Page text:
The Prophet Amos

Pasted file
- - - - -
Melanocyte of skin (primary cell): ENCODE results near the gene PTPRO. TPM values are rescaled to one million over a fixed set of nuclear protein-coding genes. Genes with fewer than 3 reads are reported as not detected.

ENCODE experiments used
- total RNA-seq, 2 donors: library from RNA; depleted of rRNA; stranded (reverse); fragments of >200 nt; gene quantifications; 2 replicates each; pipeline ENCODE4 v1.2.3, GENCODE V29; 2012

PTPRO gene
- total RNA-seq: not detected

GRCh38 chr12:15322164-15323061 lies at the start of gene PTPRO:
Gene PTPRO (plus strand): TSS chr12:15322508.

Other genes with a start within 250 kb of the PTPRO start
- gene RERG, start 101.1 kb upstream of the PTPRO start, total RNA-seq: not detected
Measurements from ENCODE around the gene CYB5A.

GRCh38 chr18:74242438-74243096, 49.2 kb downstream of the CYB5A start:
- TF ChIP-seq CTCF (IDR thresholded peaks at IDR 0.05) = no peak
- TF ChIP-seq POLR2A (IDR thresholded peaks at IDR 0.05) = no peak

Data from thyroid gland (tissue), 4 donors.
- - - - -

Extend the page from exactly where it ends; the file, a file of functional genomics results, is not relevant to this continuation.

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There are many prophets and important figures in the Bible that stand out as being influential and necessary when it comes to the words God gave them. For instance, the prophet Amos is unique for his honest and brutal relaying of Yahweh’s message to the Israelites. The major theme of this prophecy was directed toward the northern kingdom of Israel. Yahweh gave Amos this message directly in order for Amos to inform the rich of their sins of moral injustice towards the poor. For this, it is important to understand who Amos was and the context of his book that put forth the message of Yahweh. To start off, the prophet Amos is believed to have been prophesizing around the time when Jeroboam II was the leader of Israel and Uzziah was the king of Judah. Jeroboam died in 747 BCE and Uzziah in 733 BCE. Beyond this, to better understand the time frame of Amos, he is said to have preached 2 years prior to the earthquake, based off of archeological evidence. Thus, Amos was most likely preaching around 750 BCE and did so for nearly a decade. Moreover, Amos was from Tekoa in Judah, a community 10 miles south of Jerusalem.1 This is known due to Amos being described as working with Sycamore figs, a type only native to Tekoa. Because of what Amos spoke about, it can be said that he was prophesizing mostly toward the Northern kingdom. His dialect was that of Hebrew from Judah and therefore he was seen as a southerner.1 At times while Amos was delivering a speech to the North he was charged for conspiracy to overthrow the Northern monarchy due to his “southern” background. 2 This occurred because the North was a society of rich that used the poor in order to increase their status. They were morally and ethically unjust and for that viewed Amo... ... middle of paper ... ... their sins. The historical context of Amos and his era helps to explain the reasons for Yahweh’s punishing of the Israel. The north and other parts of Israel have progressed into societies of injustice and foolishness. For this, Yahweh’s punishments are designed to improve the quality of Israel’s people and reinforce who is actually in charge, in hopes of reinstalling the notion that God is all-powerful. Works Cited Coogan, Michael D., ed., The New Oxford Annotated Bible: New Revised Standard Version (4rd ed., Oxford, 2010). Coogan, Michael D., The Old Testament: A Historical and Literary Introduction to the Hebrew Scriptures (2nd ed.; Oxford, 2011). Hayes, John . Amos: The Eighth Century Prophet: His Times and His Preaching. Nashville: Parthenon Press, 1988. Print. Mays, James. Amos: A Commentary . Philadelphia : The Westminster Press, 1969. Print.

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